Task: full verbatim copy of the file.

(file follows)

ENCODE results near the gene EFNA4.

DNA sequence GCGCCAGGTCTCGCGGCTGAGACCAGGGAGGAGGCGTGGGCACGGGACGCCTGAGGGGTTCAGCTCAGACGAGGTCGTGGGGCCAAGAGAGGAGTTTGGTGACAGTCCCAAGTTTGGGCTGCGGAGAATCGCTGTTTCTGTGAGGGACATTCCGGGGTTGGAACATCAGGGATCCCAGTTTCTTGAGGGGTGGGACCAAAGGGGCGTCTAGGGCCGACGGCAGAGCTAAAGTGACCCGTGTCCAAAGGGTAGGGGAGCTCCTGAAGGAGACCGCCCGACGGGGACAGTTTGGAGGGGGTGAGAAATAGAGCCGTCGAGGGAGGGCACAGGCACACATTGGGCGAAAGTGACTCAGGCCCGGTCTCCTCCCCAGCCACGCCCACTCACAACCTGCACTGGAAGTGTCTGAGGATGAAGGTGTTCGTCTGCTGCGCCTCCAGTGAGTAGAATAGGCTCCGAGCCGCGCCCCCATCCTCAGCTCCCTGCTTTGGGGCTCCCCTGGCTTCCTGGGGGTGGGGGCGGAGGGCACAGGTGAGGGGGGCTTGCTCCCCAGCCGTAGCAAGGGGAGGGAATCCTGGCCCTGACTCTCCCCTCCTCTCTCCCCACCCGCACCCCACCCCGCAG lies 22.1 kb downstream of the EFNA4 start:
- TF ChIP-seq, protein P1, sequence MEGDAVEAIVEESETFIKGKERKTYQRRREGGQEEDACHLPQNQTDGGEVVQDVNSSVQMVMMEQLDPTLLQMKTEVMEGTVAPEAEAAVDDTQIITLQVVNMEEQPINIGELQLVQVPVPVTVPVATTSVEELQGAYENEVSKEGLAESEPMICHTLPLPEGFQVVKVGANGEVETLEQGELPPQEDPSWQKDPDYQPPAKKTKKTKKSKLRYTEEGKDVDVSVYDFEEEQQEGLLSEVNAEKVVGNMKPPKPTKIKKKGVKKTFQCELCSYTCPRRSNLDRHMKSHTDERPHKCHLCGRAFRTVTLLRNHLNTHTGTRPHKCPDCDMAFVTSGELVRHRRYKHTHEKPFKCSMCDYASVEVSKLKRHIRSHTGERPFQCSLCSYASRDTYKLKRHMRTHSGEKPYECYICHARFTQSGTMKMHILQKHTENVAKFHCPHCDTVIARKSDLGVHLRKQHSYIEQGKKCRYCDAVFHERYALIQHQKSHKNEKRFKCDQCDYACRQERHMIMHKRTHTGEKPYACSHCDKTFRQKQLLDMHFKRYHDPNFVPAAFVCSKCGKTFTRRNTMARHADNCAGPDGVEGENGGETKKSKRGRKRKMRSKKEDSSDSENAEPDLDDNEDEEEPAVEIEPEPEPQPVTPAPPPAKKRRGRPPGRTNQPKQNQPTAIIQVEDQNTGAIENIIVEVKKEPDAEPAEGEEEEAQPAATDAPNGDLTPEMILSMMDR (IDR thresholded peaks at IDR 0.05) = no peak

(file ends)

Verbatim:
ENCODE results near the gene EFNA4.

DNA sequence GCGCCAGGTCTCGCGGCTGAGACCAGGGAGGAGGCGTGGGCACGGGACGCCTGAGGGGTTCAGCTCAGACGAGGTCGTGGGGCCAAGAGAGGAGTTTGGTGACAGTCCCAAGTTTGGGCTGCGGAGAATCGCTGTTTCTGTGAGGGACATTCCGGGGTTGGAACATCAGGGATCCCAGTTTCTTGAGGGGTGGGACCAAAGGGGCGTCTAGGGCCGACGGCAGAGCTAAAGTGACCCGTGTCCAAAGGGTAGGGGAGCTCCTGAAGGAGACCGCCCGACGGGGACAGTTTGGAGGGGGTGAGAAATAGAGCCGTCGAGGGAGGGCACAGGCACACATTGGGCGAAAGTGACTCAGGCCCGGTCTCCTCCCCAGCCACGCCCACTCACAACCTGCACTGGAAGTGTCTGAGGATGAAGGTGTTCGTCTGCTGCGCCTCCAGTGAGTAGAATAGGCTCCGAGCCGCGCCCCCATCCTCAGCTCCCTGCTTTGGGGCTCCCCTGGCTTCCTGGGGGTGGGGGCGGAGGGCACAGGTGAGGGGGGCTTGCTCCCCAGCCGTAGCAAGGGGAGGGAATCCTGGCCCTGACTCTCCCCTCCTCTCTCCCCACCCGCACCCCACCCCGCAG lies 22.1 kb downstream of the EFNA4 start:
- TF ChIP-seq, protein P1, sequence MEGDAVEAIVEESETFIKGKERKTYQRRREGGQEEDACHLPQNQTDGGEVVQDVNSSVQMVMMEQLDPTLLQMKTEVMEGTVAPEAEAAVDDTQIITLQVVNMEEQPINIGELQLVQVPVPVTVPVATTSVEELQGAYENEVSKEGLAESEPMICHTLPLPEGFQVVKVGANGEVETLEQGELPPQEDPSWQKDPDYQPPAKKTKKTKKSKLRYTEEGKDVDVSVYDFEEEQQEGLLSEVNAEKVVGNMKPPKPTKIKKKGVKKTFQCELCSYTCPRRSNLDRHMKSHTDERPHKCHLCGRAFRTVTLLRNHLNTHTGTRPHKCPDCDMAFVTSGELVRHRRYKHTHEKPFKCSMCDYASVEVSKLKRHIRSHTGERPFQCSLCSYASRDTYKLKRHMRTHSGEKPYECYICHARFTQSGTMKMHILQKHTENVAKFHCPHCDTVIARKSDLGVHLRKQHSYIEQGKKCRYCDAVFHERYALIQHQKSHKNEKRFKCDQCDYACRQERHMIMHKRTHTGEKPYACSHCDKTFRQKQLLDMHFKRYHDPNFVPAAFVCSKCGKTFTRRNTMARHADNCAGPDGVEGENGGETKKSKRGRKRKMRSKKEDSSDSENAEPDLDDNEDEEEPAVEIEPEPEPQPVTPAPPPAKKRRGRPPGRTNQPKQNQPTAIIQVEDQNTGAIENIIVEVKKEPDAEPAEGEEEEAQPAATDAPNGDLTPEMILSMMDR (IDR thresholded peaks at IDR 0.05) = no peak